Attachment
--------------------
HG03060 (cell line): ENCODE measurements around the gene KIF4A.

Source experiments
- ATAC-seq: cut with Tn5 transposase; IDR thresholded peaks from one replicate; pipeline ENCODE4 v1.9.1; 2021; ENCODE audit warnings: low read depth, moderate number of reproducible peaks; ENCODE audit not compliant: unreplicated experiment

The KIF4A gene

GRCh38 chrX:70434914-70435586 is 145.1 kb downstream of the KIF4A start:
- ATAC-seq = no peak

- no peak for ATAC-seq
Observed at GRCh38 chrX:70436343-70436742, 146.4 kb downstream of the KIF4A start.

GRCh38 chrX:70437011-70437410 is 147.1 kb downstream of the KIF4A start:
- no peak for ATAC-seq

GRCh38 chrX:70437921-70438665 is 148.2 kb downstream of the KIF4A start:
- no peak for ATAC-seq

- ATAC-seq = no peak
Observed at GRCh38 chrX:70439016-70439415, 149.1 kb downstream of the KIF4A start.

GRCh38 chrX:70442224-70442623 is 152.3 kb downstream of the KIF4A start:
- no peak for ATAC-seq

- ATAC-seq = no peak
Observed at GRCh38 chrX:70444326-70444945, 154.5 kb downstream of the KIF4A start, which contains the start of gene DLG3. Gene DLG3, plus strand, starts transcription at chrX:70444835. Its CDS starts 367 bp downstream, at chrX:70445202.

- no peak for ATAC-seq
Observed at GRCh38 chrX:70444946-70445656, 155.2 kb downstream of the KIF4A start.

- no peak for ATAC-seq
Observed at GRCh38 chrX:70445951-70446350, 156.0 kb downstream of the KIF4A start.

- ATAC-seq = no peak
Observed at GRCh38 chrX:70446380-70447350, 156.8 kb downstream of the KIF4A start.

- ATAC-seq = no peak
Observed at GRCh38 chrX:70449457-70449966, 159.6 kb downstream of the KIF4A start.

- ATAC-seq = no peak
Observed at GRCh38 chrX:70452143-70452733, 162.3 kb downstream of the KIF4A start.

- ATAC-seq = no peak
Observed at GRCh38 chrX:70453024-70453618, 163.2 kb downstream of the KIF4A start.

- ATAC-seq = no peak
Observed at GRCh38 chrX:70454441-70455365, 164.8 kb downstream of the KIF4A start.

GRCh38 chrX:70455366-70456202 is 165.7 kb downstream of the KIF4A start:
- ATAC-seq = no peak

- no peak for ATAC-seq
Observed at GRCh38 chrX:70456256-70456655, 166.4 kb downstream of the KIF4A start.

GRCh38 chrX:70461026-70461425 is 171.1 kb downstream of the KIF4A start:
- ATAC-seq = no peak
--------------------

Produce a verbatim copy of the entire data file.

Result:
HG03060 (cell line): ENCODE measurements around the gene KIF4A.

Source experiments
- ATAC-seq: cut with Tn5 transposase; IDR thresholded peaks from one replicate; pipeline ENCODE4 v1.9.1; 2021; ENCODE audit warnings: low read depth, moderate number of reproducible peaks; ENCODE audit not compliant: unreplicated experiment

The KIF4A gene

GRCh38 chrX:70434914-70435586 is 145.1 kb downstream of the KIF4A start:
- ATAC-seq = no peak

- no peak for ATAC-seq
Observed at GRCh38 chrX:70436343-70436742, 146.4 kb downstream of the KIF4A start.

GRCh38 chrX:70437011-70437410 is 147.1 kb downstream of the KIF4A start:
- no peak for ATAC-seq

GRCh38 chrX:70437921-70438665 is 148.2 kb downstream of the KIF4A start:
- no peak for ATAC-seq

- ATAC-seq = no peak
Observed at GRCh38 chrX:70439016-70439415, 149.1 kb downstream of the KIF4A start.

GRCh38 chrX:70442224-70442623 is 152.3 kb downstream of the KIF4A start:
- no peak for ATAC-seq

- ATAC-seq = no peak
Observed at GRCh38 chrX:70444326-70444945, 154.5 kb downstream of the KIF4A start, which contains the start of gene DLG3. Gene DLG3, plus strand, starts transcription at chrX:70444835. Its CDS starts 367 bp downstream, at chrX:70445202.

- no peak for ATAC-seq
Observed at GRCh38 chrX:70444946-70445656, 155.2 kb downstream of the KIF4A start.

- no peak for ATAC-seq
Observed at GRCh38 chrX:70445951-70446350, 156.0 kb downstream of the KIF4A start.

- ATAC-seq = no peak
Observed at GRCh38 chrX:70446380-70447350, 156.8 kb downstream of the KIF4A start.

- ATAC-seq = no peak
Observed at GRCh38 chrX:70449457-70449966, 159.6 kb downstream of the KIF4A start.

- ATAC-seq = no peak
Observed at GRCh38 chrX:70452143-70452733, 162.3 kb downstream of the KIF4A start.

- ATAC-seq = no peak
Observed at GRCh38 chrX:70453024-70453618, 163.2 kb downstream of the KIF4A start.

- ATAC-seq = no peak
Observed at GRCh38 chrX:70454441-70455365, 164.8 kb downstream of the KIF4A start.

GRCh38 chrX:70455366-70456202 is 165.7 kb downstream of the KIF4A start:
- ATAC-seq = no peak

- no peak for ATAC-seq
Observed at GRCh38 chrX:70456256-70456655, 166.4 kb downstream of the KIF4A start.

GRCh38 chrX:70461026-70461425 is 171.1 kb downstream of the KIF4A start:
- ATAC-seq = no peak